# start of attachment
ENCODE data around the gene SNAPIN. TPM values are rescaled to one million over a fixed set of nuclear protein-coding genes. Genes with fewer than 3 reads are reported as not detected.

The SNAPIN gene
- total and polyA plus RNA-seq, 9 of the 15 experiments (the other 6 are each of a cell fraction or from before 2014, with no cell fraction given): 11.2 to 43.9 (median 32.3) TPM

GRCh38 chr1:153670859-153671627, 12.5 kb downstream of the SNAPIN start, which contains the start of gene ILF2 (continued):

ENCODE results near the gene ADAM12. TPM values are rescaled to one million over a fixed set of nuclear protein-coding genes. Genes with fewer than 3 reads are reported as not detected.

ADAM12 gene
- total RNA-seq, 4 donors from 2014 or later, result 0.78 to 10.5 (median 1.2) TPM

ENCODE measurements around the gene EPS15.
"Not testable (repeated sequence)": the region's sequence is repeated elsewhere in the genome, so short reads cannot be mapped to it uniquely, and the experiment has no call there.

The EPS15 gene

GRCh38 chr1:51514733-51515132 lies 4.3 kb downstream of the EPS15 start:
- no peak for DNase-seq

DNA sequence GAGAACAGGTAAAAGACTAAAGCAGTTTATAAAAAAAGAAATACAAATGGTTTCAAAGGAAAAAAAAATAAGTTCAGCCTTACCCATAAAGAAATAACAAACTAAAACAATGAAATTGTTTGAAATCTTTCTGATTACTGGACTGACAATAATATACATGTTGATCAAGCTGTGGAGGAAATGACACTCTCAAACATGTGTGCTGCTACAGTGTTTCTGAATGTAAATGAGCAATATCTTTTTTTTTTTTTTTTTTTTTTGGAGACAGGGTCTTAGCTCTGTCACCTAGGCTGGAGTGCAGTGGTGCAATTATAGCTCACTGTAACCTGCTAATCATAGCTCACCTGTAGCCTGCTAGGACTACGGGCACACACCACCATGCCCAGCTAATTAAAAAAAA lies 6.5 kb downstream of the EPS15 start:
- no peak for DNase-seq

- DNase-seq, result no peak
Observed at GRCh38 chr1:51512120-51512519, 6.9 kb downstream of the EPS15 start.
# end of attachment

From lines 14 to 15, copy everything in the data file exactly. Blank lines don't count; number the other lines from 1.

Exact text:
- no peak for DNase-seq

- DNase-seq, result no peak